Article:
As many others have said in this thread, there is far more to assessing an applicant than just knowledge. A good programmer with little Perl knowledge will be more valuable to you than someone with "book knowledge" of Perl, but little "instinct" for programming. This is probably the main reason why I like the Brainbench approach. If you don't know every trivial bit of Perl knowledge by heart, but know where to find the information quickly, you will likely be a very valued part of any team. The brainbench exams cater to those who are comfortable enough with the subject to find the answer.

    There are a number of rather esoteric questions in the Perl exam. If you can consult the Camel book or other favorite writings (I'm very fond of the "One-liners" section in the back of merlyn's "Effective Perl Programming") or a quick Perl script to test something, you will score well on the test, even if you are not a Perl guru. As a team-leader-type, I value this ability. Knowing where to find the answer is almost as good as knowing the answer immediately.

    So, when you go to take the Perl exam, have your reference materials handy.

    <disclaimer>
    For the record, I have agreed to be part of Brainbench's "MVP" program, where they ask me to assist with the exam's questions and other issues. I do not receive any money or other consideration from Brainbench.
    </disclaimer>

    Russ
    Brainbench 'Most Valuable Professional' for Perl

      I just took the Perl test (and am now officially certified as a Master), however I'm not convinced this is the best way to gauge ability.

      The test took me 15 minutes, without consulting any documentation, and there were a number of questions I found misleading... with more than one correct answer. These were largely conceptual.

      I'll take another test, and see if I can get up around the 4.8 level, but I think giving people a chance to explain their answers (in an interview setting) is more valuable than the ability to pick one answer out of five, especially when the terminology's not what I'm used to from the Camel or perldoc.

      Still, it's nice to be recognized as a master, better than 90-something percent of everyone else who's taken the test. :)

        I have not yet heard back from Brainbench about the status of the latest test question changes.

        The problems will only be found by those who score the highest on the exam, because most of the problem questions deal with more difficult topics.

        If you remember any of the troublesome questions, feel free to let me know about them. I suspect they have not yet corrected the questions (since we only discussed them last week).

        You are, of course, correct that a test like this cannot be a completely adequate judge of ability. However, remember that you fall well outside the normal curve. You should rank as a guru in nearly any ability measure, so a general test such as this will be less precise in your case.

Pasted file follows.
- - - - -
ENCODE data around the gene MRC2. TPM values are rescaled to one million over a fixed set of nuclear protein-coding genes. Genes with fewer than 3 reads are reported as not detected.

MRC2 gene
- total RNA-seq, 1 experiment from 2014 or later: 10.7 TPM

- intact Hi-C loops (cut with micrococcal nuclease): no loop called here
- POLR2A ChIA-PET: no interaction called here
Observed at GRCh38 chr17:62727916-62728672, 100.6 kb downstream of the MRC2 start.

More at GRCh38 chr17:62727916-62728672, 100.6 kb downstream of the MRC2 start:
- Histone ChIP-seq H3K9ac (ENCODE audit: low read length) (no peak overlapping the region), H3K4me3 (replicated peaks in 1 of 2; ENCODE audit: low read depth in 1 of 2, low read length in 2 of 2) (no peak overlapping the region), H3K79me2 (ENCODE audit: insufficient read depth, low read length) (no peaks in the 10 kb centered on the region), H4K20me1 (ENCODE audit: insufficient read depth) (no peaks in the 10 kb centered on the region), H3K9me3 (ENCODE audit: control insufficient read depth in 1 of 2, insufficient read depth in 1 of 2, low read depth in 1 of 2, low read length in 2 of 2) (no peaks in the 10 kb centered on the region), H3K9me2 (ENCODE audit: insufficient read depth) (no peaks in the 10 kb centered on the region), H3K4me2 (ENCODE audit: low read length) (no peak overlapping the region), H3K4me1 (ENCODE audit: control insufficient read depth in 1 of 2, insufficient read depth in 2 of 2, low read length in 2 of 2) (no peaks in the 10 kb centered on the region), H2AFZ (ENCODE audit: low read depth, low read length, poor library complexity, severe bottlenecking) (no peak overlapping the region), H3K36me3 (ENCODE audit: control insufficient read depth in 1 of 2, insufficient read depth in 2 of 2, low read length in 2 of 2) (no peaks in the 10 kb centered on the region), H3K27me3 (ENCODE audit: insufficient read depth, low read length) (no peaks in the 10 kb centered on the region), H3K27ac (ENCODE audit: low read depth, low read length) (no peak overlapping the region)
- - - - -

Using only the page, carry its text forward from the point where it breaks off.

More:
Of course, if the interviewer is very Perl-knowledgeable, sample code and test problems will always be better. But, for any interviewer who may be less technically qualified than the interviewee, another tool is necessary. I think Brainbench makes a good tool in that case.

        Russ
        Brainbench 'Most Valuable Professional' for Perl

      Has Brainbench approached Larry Wall, to receive an endorsement for their Perl exam?

        Larry speaks on certification here.

RE: Assessing Perl skill level in job interviews
by Adam (Vicar) on Aug 16, 2000 at 03:59 UTC
    Reading through these nodes I see that some people are in favor of hiring tests and others are not. The difference of opinion though tends to be based on who the tester is. I for one can't stand to be tested by a computer (I agree completly with chromatic's complaints) or even worse by some head hunter who's knowledge of perl consists of, "variables start with a dollar or at sign." On the other hand I've had real interviews with programmers (or "engineers" if you prefer) where the questions were, "what modules are you familliar with" and "What kinds of perl code have you written" and I was able to tell him what I had done. No code writing (syntax errors are all to easy when you are nervous) and no third degree about the difference between my and local (not that I could have answered that question... I can now though <grin>). I appreciated the level of respect given to me by the interviewer, and they could quickly assess my skill level. Of course, this only works if the interviewer is qualified for the job!
RE: Assessing Perl skill level in job interviews
by larsen (Parson) on Aug 17, 2000 at 00:59 UTC
    What about these two questions?

    i. Why using Perl?
    ii. Why not using Perl?
    So you can check if you're in front of a fanatic.
    See you
Re: Assessing Perl skill level in job interviews
by princepawn (Parson) on Apr 19, 2001 at 21:00 UTC
    My favorite way to asssess pertinent skill is to pull out some code that was already written and have them explain it and also mention any shortcomings of the code that they see.